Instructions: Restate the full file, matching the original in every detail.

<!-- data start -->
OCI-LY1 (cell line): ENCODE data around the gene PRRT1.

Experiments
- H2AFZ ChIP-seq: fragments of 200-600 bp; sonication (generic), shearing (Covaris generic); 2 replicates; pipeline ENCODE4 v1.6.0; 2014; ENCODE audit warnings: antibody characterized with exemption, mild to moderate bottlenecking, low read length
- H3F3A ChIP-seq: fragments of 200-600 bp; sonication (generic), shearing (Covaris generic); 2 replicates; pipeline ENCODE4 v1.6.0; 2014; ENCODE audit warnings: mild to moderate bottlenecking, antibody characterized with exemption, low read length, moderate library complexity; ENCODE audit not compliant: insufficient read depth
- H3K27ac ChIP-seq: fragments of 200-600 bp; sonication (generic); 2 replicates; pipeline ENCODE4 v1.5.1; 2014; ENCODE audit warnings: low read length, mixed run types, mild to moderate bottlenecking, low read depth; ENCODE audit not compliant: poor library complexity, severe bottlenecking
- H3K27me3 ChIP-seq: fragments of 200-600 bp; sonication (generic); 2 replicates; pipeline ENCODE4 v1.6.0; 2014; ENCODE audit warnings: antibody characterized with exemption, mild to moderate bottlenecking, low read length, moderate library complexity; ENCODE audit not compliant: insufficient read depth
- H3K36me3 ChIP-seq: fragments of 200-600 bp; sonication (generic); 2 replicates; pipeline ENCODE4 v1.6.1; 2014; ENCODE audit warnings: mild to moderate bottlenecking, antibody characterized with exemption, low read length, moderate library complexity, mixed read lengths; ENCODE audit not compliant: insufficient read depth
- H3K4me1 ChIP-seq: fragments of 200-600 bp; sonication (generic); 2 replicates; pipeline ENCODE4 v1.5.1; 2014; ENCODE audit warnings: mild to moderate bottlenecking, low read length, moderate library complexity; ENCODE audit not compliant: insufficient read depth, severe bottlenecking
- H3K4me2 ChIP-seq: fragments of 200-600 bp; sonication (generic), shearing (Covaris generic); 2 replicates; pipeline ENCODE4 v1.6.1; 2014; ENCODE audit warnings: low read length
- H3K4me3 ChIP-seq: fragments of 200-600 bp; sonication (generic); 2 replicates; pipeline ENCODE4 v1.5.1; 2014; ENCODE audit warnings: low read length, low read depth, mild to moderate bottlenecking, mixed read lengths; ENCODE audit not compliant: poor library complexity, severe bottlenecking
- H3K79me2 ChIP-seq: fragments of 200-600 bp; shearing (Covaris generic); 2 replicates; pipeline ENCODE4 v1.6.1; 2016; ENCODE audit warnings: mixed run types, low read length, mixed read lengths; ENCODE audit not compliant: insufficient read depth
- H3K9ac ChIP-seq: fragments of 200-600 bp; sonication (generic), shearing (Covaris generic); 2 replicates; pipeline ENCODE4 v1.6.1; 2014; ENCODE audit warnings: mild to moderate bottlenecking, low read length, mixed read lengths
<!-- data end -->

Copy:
OCI-LY1 (cell line): ENCODE data around the gene PRRT1.

Experiments
- H2AFZ ChIP-seq: fragments of 200-600 bp; sonication (generic), shearing (Covaris generic); 2 replicates; pipeline ENCODE4 v1.6.0; 2014; ENCODE audit warnings: antibody characterized with exemption, mild to moderate bottlenecking, low read length
- H3F3A ChIP-seq: fragments of 200-600 bp; sonication (generic), shearing (Covaris generic); 2 replicates; pipeline ENCODE4 v1.6.0; 2014; ENCODE audit warnings: mild to moderate bottlenecking, antibody characterized with exemption, low read length, moderate library complexity; ENCODE audit not compliant: insufficient read depth
- H3K27ac ChIP-seq: fragments of 200-600 bp; sonication (generic); 2 replicates; pipeline ENCODE4 v1.5.1; 2014; ENCODE audit warnings: low read length, mixed run types, mild to moderate bottlenecking, low read depth; ENCODE audit not compliant: poor library complexity, severe bottlenecking
- H3K27me3 ChIP-seq: fragments of 200-600 bp; sonication (generic); 2 replicates; pipeline ENCODE4 v1.6.0; 2014; ENCODE audit warnings: antibody characterized with exemption, mild to moderate bottlenecking, low read length, moderate library complexity; ENCODE audit not compliant: insufficient read depth
- H3K36me3 ChIP-seq: fragments of 200-600 bp; sonication (generic); 2 replicates; pipeline ENCODE4 v1.6.1; 2014; ENCODE audit warnings: mild to moderate bottlenecking, antibody characterized with exemption, low read length, moderate library complexity, mixed read lengths; ENCODE audit not compliant: insufficient read depth
- H3K4me1 ChIP-seq: fragments of 200-600 bp; sonication (generic); 2 replicates; pipeline ENCODE4 v1.5.1; 2014; ENCODE audit warnings: mild to moderate bottlenecking, low read length, moderate library complexity; ENCODE audit not compliant: insufficient read depth, severe bottlenecking
- H3K4me2 ChIP-seq: fragments of 200-600 bp; sonication (generic), shearing (Covaris generic); 2 replicates; pipeline ENCODE4 v1.6.1; 2014; ENCODE audit warnings: low read length
- H3K4me3 ChIP-seq: fragments of 200-600 bp; sonication (generic); 2 replicates; pipeline ENCODE4 v1.5.1; 2014; ENCODE audit warnings: low read length, low read depth, mild to moderate bottlenecking, mixed read lengths; ENCODE audit not compliant: poor library complexity, severe bottlenecking
- H3K79me2 ChIP-seq: fragments of 200-600 bp; shearing (Covaris generic); 2 replicates; pipeline ENCODE4 v1.6.1; 2016; ENCODE audit warnings: mixed run types, low read length, mixed read lengths; ENCODE audit not compliant: insufficient read depth
- H3K9ac ChIP-seq: fragments of 200-600 bp; sonication (generic), shearing (Covaris generic); 2 replicates; pipeline ENCODE4 v1.6.1; 2014; ENCODE audit warnings: mild to moderate bottlenecking, low read length, mixed read lengths